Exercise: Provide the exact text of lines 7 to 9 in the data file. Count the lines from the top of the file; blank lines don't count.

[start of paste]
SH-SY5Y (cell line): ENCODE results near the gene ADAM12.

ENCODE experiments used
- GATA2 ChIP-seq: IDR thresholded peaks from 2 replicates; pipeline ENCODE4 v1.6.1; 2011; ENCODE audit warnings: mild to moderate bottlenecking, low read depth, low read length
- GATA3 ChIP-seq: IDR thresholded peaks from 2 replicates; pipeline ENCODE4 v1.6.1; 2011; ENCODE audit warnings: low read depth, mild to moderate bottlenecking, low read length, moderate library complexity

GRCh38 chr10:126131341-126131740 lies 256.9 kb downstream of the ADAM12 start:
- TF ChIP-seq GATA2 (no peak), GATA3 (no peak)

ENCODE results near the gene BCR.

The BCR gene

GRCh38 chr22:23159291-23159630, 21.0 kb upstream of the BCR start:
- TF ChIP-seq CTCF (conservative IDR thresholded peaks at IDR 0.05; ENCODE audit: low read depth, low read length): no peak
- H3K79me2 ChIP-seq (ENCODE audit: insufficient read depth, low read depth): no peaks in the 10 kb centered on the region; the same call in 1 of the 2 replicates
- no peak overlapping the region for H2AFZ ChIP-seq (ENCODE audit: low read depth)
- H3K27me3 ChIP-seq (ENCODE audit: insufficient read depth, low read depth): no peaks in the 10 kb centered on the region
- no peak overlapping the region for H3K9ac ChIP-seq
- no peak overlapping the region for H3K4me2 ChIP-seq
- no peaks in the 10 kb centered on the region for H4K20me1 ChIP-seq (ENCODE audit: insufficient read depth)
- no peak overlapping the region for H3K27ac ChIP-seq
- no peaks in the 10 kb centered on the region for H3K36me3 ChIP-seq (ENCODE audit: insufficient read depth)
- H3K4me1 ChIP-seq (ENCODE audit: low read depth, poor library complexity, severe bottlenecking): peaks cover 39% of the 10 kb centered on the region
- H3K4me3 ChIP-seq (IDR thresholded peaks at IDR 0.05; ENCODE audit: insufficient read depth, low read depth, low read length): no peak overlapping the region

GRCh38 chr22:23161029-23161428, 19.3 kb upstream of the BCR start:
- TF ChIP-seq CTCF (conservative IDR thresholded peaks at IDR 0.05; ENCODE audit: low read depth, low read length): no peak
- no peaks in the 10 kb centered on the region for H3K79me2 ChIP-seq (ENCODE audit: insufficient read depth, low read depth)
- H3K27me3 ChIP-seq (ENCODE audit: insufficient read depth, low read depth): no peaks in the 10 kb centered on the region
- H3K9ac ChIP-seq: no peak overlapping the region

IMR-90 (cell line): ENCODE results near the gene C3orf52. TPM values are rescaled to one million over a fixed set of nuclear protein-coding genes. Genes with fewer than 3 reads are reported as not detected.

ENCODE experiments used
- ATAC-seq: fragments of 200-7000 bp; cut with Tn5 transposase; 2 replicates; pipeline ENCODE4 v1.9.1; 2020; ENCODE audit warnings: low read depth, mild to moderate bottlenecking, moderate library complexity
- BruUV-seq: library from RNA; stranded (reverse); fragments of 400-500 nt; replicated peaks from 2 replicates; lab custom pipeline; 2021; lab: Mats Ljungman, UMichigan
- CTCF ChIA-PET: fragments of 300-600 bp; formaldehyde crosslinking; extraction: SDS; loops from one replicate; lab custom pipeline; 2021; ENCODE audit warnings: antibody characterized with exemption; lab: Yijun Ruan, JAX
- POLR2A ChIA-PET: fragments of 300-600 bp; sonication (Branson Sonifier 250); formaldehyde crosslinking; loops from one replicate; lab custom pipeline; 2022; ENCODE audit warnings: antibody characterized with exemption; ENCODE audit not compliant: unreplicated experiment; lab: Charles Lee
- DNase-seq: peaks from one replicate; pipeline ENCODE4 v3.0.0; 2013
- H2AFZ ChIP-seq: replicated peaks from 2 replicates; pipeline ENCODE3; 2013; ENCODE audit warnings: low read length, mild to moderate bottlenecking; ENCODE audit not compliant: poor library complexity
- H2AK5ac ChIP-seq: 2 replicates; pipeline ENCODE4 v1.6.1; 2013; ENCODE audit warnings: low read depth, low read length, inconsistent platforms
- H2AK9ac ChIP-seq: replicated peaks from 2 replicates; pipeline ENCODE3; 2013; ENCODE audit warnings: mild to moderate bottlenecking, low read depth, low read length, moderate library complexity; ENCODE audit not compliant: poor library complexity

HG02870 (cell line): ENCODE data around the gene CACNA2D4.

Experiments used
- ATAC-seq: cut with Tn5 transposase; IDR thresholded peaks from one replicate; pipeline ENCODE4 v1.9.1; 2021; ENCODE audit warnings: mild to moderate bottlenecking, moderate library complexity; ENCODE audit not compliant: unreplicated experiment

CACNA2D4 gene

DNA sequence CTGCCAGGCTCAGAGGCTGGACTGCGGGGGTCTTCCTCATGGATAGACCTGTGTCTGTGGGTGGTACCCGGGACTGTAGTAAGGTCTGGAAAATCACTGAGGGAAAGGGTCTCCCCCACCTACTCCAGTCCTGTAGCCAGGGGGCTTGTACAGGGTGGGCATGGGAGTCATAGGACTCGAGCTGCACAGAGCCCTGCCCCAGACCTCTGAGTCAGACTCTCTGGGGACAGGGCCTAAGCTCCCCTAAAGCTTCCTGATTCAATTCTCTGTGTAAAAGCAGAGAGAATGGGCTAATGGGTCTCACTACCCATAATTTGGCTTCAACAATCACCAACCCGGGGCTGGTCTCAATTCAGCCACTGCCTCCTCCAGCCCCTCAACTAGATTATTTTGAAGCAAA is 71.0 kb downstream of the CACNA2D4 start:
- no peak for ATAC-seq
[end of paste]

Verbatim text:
ENCODE results near the gene BCR.

The BCR gene

GRCh38 chr22:23159291-23159630, 21.0 kb upstream of the BCR start: